SAN RAMON -- The last chance for a return of Fourth of July fireworks fizzled out Tuesday, with a 3-1 City Council vote to go forward with its annual celebration minus the pyrotechnics.

The council voted to accept the city's Parks and Community Services Commission's recommendation to hold an Independence Day celebration with a concert and armed forces/veteran tribute, but with no aerial firework display for 2014 and beyond.

"The best thing we could do for the benefit for the citizens is do the same thing we did last year, and put on a program in Central Park," said Bill Meine, chairman of the commission.

Councilmember Dave Hudson cast the lone "no" vote, and took the council and the commission to task for even considering the possibility of not having fireworks in San Ramon.

Fireworks explode over San Ramon’s Central Park on July 4th, 2007. (Jay Solmonson/Staff Archives)
Fireworks explode over San Ramon's Central Park on July 4th, 2007. (Jay Solmonson/Staff Archives)

"I don't believe that this is the best that we can do. We've done it for 20 years and we've been able to do it," Hudson said. "People expect us to do a fireworks show, whether it's ground, aerial, or whatever."

The last time the city had a Fourth of July event with aerial fireworks was in 2011, at a cost of $175,000, but the commission was exploring the possibility of bringing them back on a smaller scale.

The commission identified 11 potential firework show sites, but found only one to be suitable -- a large field along Old Ranch Road. However, that site didn't meet the commission's safety criteria, and there was concern it would be too big a burden on area residents to hold a large annual event there, said Public Services Director Karen McNamara, who served on the commission.

"The reality is that we don't want to have an event that isn't safe, and that is the bottom line," Mayor Bill Clarkson said. "And I hear our former police chief, (Scott) Holder make it clear it wasn't safe, and I hear our fire chief say it wasn't safe, and that there were events occurring that they couldn't get to in time."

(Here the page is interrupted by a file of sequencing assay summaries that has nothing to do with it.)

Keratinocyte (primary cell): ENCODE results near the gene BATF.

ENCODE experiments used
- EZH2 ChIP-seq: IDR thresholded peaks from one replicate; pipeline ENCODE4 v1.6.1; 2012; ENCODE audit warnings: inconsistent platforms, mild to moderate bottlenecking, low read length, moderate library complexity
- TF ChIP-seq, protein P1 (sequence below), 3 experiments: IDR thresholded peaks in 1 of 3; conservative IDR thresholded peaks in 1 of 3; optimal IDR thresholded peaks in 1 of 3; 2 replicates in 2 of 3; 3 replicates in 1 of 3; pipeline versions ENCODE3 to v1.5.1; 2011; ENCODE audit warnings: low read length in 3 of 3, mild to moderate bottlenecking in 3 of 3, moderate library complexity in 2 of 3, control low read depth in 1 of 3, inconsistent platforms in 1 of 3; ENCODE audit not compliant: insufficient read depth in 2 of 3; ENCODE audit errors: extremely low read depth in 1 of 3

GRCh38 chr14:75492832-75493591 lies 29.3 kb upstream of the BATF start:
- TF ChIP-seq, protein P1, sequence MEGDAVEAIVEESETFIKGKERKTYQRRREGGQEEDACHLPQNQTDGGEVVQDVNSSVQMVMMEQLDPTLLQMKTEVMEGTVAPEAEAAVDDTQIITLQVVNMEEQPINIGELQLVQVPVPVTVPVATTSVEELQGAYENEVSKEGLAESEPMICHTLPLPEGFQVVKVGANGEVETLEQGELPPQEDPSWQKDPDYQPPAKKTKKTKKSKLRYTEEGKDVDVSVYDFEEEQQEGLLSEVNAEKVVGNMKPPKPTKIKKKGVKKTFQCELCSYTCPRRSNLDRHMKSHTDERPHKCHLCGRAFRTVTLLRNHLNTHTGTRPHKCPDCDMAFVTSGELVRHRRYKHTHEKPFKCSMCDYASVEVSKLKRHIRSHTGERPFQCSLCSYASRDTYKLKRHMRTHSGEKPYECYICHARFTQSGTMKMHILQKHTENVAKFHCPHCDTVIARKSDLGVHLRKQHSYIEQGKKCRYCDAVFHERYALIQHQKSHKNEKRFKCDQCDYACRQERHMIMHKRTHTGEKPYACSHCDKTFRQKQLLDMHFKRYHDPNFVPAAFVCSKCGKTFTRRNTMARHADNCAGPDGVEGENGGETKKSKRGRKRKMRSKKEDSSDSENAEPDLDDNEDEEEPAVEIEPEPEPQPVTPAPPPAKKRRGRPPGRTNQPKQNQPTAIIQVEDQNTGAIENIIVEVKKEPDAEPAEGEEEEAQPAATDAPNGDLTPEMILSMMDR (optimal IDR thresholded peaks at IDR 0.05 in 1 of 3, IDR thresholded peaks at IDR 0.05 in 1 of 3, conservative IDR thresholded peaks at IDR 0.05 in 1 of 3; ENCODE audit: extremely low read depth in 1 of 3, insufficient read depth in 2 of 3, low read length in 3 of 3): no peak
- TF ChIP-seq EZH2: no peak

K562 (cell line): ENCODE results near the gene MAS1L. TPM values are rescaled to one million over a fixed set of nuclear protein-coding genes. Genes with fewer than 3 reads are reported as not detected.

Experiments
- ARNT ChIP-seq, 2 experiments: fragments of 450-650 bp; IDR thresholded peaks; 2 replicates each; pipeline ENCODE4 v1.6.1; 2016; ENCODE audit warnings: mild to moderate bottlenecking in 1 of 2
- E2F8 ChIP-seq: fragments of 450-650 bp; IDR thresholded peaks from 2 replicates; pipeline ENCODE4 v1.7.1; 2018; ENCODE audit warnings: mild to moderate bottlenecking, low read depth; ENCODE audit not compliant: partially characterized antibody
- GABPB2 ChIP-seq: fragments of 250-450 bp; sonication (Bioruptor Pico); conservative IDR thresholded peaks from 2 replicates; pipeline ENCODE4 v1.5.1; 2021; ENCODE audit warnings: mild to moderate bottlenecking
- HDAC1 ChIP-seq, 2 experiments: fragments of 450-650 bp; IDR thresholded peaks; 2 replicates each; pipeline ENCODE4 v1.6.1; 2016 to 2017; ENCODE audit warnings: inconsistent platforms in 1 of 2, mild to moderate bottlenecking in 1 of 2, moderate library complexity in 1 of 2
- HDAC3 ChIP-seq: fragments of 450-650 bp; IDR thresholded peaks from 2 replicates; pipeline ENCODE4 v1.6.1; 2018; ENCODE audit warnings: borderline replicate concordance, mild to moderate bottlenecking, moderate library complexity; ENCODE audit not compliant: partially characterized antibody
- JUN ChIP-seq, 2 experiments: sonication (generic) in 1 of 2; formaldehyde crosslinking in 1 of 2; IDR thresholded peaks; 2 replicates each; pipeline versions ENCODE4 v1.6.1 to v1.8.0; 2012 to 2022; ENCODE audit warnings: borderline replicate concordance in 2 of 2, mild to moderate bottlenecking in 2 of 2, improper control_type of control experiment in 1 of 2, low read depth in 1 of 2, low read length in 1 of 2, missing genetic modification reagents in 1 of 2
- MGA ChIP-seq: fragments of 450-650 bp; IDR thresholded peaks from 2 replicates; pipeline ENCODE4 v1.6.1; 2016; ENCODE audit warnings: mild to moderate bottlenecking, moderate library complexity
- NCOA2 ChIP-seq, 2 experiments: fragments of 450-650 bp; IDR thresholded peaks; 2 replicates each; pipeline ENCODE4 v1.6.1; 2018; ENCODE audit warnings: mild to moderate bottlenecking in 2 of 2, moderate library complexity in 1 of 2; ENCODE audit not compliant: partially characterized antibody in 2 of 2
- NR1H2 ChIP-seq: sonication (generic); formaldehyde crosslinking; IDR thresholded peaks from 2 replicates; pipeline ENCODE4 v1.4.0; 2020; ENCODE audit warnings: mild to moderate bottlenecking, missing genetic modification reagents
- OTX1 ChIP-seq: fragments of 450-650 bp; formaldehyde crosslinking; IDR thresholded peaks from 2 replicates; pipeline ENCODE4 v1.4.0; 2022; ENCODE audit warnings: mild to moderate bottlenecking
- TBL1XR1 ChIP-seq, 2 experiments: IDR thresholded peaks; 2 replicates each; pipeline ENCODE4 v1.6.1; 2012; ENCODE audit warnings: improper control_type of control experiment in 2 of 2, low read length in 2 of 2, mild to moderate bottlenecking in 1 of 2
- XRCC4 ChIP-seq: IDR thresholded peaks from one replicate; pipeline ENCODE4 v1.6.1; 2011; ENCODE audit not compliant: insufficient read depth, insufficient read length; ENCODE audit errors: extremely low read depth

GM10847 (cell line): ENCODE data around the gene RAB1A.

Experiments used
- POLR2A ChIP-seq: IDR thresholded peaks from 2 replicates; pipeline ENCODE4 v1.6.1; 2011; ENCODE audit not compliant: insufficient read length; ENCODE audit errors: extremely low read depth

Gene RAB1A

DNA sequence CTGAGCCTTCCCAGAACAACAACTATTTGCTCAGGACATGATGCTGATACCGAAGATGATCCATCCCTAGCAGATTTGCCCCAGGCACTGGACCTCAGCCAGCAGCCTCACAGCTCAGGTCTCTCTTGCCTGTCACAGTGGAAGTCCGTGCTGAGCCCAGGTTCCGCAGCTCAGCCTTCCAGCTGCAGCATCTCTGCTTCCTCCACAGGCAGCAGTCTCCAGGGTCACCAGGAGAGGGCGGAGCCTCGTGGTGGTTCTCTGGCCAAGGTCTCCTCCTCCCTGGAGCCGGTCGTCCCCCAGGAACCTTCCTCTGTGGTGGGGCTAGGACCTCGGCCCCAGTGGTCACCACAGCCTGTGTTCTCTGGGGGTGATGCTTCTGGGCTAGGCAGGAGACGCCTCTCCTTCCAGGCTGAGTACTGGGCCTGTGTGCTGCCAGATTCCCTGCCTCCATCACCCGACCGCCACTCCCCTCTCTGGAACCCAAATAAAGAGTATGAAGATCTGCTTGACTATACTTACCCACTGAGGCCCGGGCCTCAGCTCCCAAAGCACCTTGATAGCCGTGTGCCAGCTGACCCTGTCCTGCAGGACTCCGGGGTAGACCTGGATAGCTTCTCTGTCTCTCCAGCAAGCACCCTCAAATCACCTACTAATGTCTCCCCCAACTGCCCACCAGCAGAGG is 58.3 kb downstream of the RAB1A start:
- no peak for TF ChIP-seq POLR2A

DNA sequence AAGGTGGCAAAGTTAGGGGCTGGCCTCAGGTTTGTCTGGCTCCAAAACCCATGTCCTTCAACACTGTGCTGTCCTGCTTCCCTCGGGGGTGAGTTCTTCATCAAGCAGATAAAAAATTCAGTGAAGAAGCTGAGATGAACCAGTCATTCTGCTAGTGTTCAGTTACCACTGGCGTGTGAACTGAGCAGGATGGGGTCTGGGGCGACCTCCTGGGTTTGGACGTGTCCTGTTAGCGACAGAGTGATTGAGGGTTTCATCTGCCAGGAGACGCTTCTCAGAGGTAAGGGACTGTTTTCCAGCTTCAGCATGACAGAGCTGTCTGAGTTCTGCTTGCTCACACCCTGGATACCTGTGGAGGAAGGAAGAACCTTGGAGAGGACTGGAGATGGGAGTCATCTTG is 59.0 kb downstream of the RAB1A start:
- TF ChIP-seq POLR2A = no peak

The commission also held two public hearings and surveyed more than 500 people about their preference for future July Fourth events. The most popular choice was to have an aerial fireworks show.

Most of the commission's safety concerns focused on overcrowding, and with managing a crowd of several thousand people, which city officials say isn't feasible now that there's more development happening in San Ramon's downtown. None of these reasons satisfied Hudson, though, who reiterated that San Ramon had firework shows for 20 years, and that a lack of fireworks for 2014 and beyond would be "unacceptable.

"This was a question that was asked in the election and we all said, 'Yeah,' we'd vote for [fireworks]," Hudson said. "And now, what's in this recommendation is, 'no firework display for 2014 and beyond.' So you're saying, 'Kill fireworks in San Ramon."

The scheduled Central Park event with multiple bands and an armed forces tribute will cost the city $45,000,

"As painful as it is to sit here and say that I think the fireworks aerial display is not valid, I'm going to say that I don't think it's a valid option for us," Councilmember Harry Sachs said. "We should keep that money in the parks direction, but put it towards something that our residents can enjoy 365 days a year.

Councilmember Scott Perkins gave advance notice to the city that he'd be out of town for the meeting, and was not present Tuesday.